The concept of thermal zone is theoretical and explains the distribution of solar energy over the earth’s surface. There are several other factors besides the angle of the sun’s rays which influence the climate of a place. Keeping in view other factors responsible for the distribution and combined influence of temperature and rainfall, modern scientists have arrived to several classifications of climate and its types. The most widely used system of climatic classification in its various modified forms is that of Wladimir Koeppen (1846-1940). It is based upon temperature, precipitation, and their seasonal characteristics. The relationship of climate with the vegetation is also included with it. According to this scheme, the world has been divided into five climatic groups and they are further sub-divided into 13 climatic types. They are as follows:

Climatic Groups
Title: Climatic Groups

Climatic Groups

Climatic Types

(A) Tropical climates (hot all seasons)

Af (i) Tropical rain forest

Aw (ii) Savanna Climate

Am (iii) Monsoon Climate

(B) Dry climates

Bw (iv) Desert Climate

Bs (v) Steppe Climate

(C) Warm temperate rainy or Middle latitude rainy climates (mild winters)

Cs (vi) Mediterranean Climate

Cw (vii) China Type Climate

Cf (viii)West European Climate

(D) Humid Middle latitude climates (severe winters)

Dw (ix) Taiga Climate

Df (x) Cool East-coast Climate

(xi) The Continental Climate

(E) Polar climates

Et (xii) Tundra Climate

Ef (xiii) Ice-cap Climate

In Brief, It Can Be Said That:

Weather is the atmospheric condition of a place for a short period of time with respect to one or more of its elements. It is not permanent. Season is the period of a year which is characterized by a particular set of weather condition. It is mainly caused by the inclination of the earth’s axis and revolution of the earth round the sun. Its cycle is repeated year after year. Climate is the average weather conditions of a large area for the past several years. It is more or less permanent. Climate of any place or region is affected by several factors, such as distance from the equator, ocean currents, direction of mountains. slope and aspect, soil and vegetation cover etc. Ancient Greeks divided the world into torrid, temperate, and frigid zones based upon the distribution of temperature. Torrid zone is the hottest. The frigid zone is the coldest and the temperature zone lies in between the two. It has a mild temperature. The length of the day varies from equator to poles. The days and the nights are almost equal on the equator. The length of the day increases in summer and decreases in winter as we move towards the poles.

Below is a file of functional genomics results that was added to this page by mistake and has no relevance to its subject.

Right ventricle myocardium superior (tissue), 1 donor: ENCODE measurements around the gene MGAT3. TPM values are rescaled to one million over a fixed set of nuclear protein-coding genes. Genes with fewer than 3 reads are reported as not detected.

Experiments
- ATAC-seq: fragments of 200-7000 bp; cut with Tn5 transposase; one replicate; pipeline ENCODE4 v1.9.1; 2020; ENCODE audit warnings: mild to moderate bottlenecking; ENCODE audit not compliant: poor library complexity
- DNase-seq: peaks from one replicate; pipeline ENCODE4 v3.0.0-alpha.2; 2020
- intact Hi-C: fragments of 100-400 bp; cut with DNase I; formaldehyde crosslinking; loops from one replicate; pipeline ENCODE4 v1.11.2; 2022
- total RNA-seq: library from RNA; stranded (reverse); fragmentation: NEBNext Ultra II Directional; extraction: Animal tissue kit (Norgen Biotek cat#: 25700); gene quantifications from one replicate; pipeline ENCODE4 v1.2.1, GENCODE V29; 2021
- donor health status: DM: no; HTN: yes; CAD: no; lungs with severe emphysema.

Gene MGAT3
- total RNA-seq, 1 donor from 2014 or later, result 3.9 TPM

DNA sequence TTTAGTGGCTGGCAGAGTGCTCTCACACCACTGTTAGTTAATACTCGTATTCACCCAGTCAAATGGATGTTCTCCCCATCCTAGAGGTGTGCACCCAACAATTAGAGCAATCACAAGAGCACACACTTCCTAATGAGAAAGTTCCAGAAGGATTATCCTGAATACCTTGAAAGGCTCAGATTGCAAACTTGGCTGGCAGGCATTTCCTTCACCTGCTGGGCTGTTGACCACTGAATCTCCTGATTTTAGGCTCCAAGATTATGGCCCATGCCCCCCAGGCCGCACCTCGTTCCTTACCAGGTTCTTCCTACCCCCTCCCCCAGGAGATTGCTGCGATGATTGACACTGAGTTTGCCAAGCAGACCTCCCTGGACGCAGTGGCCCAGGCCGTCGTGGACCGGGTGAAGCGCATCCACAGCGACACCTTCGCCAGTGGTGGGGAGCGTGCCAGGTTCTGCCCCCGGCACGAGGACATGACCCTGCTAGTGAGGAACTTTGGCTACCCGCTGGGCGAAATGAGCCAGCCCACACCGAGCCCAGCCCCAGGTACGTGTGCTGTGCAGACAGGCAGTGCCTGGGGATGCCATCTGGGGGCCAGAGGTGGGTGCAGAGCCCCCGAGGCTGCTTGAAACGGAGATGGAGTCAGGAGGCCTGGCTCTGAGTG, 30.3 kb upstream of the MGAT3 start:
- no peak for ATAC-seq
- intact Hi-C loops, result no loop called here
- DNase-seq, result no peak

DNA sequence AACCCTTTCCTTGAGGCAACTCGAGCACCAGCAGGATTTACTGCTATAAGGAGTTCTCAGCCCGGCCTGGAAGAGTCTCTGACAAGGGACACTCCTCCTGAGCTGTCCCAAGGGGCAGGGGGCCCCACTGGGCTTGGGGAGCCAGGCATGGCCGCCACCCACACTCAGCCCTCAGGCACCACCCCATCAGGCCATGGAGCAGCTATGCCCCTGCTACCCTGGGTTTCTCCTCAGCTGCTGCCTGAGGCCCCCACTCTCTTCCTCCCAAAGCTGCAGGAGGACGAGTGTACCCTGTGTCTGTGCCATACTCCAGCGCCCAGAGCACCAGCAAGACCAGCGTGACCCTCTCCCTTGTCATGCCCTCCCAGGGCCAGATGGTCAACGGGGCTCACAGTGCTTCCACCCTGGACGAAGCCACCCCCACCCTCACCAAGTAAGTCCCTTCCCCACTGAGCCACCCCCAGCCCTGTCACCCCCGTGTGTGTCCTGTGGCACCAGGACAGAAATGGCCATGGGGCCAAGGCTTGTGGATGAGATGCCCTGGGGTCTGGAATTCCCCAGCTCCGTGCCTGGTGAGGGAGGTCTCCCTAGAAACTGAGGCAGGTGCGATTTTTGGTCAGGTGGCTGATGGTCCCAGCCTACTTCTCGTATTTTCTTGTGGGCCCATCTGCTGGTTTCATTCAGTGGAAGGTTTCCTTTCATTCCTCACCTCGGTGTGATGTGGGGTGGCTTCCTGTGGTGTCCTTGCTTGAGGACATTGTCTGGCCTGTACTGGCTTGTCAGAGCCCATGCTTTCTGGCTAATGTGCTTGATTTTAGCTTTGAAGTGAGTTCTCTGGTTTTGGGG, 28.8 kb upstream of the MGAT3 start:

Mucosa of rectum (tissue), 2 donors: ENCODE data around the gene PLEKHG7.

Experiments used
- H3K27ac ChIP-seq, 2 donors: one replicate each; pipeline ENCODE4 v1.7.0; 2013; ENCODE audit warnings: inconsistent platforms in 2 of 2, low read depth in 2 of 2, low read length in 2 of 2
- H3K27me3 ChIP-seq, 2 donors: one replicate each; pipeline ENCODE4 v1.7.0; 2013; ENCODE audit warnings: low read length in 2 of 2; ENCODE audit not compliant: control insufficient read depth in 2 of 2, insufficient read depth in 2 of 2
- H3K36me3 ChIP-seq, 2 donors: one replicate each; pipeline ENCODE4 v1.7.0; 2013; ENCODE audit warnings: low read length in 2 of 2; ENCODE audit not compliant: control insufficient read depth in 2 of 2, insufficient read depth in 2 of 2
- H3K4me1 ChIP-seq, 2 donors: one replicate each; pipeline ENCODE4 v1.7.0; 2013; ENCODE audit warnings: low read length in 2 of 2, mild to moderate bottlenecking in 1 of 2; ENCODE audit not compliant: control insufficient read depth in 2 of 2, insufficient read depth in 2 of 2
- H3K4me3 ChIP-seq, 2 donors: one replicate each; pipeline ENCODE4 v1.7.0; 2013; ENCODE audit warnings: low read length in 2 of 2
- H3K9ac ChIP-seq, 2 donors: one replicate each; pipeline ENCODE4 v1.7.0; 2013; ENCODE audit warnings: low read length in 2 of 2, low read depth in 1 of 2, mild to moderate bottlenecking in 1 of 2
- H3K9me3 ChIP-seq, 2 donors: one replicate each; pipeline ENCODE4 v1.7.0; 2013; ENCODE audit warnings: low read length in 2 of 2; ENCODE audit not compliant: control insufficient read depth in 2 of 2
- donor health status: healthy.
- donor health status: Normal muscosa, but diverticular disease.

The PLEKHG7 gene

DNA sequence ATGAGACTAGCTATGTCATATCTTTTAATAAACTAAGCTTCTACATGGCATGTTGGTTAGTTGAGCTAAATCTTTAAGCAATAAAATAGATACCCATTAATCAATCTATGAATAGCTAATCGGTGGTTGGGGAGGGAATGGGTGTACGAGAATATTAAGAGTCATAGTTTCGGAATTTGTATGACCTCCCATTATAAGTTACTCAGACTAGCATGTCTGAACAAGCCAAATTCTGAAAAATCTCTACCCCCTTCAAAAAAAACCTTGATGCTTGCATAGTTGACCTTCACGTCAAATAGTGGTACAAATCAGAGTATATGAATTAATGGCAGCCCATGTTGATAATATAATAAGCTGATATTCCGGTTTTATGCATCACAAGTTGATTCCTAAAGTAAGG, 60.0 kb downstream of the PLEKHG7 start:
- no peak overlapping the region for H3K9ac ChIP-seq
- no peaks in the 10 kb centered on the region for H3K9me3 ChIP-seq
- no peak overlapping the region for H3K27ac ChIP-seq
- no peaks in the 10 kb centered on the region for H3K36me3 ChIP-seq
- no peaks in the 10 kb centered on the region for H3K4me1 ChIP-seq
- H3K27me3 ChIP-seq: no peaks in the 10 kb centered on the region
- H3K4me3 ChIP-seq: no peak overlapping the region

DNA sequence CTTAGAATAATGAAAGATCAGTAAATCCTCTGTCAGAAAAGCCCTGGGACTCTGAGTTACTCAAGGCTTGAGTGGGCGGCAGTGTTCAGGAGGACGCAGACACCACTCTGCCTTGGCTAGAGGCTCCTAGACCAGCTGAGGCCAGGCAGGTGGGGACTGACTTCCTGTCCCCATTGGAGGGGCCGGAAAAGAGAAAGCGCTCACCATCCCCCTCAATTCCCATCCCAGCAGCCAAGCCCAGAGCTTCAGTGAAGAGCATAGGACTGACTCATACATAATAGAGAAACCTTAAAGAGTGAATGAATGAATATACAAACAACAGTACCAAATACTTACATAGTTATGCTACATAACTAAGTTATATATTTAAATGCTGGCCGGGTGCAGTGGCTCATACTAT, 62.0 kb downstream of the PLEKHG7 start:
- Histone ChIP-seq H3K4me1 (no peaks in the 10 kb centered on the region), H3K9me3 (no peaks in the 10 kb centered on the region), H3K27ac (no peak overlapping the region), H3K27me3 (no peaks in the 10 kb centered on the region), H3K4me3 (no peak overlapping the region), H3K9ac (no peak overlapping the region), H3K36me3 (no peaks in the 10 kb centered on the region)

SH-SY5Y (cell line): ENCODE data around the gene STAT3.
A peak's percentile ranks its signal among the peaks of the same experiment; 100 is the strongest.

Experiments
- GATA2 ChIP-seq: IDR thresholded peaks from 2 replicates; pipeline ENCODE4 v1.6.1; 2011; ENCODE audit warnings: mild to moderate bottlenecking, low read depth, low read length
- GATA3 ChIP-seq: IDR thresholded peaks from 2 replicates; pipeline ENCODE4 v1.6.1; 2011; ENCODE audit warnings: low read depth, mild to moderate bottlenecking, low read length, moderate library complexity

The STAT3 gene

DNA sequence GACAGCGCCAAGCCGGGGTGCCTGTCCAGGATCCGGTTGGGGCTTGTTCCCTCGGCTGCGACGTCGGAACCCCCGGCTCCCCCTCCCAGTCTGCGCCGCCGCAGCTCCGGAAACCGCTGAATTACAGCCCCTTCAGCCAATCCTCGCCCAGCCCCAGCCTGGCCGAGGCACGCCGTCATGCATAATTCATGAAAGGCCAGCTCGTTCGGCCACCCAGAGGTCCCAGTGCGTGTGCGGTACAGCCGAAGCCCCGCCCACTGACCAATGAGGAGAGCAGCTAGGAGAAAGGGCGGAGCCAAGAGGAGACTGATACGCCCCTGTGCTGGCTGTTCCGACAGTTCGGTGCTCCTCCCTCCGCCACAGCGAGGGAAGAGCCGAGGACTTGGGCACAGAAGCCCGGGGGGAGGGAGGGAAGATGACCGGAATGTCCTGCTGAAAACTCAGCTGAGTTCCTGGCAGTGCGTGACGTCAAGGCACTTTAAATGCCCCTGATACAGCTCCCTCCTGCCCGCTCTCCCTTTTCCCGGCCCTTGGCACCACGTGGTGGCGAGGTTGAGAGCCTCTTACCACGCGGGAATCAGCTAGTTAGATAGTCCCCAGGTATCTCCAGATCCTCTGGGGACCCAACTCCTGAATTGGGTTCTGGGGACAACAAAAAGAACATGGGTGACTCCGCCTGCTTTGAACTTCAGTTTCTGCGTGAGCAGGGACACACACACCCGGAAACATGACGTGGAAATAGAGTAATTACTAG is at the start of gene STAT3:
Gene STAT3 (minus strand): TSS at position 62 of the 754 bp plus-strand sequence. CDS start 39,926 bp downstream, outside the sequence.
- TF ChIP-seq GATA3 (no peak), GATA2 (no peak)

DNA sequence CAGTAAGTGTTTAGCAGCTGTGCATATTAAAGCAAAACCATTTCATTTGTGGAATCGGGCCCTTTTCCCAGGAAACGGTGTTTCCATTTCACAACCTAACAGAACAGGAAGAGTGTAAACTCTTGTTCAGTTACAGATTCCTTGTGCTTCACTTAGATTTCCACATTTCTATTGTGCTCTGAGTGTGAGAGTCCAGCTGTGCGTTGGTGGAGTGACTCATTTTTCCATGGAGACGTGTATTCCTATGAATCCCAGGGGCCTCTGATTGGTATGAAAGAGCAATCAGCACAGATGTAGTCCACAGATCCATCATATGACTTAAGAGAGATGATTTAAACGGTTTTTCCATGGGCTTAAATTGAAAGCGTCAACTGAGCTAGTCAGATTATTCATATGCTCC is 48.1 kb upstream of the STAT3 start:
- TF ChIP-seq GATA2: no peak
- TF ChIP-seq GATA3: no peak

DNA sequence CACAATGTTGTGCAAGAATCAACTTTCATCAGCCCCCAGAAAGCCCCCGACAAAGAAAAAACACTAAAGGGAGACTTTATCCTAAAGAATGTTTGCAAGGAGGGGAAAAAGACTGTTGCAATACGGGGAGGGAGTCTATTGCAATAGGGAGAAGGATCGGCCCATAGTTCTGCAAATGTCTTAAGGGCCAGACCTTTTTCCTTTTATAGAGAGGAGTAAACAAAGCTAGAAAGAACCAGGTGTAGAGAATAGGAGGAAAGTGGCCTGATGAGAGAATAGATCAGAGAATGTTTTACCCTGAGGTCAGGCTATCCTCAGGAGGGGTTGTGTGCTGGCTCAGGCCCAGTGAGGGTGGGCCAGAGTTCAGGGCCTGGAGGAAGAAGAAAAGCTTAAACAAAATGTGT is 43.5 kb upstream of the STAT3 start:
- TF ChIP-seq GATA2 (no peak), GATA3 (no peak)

Climate types are the outcome of the classification based upon regions of their formation. W. Koeppen classified the world into five climatic groups, namely (A) Tropical Climate, (B) Dry Climate, (C) Humid Mid-latitudes Climate (mild winters), (D) Humid Mid-Latitudes Climate (severe winters), and (E) Polar Climate. His classification is based on temperature, precipitation, and their seasonal variation. He further sub-divided the climatic groups into 13 climatic types.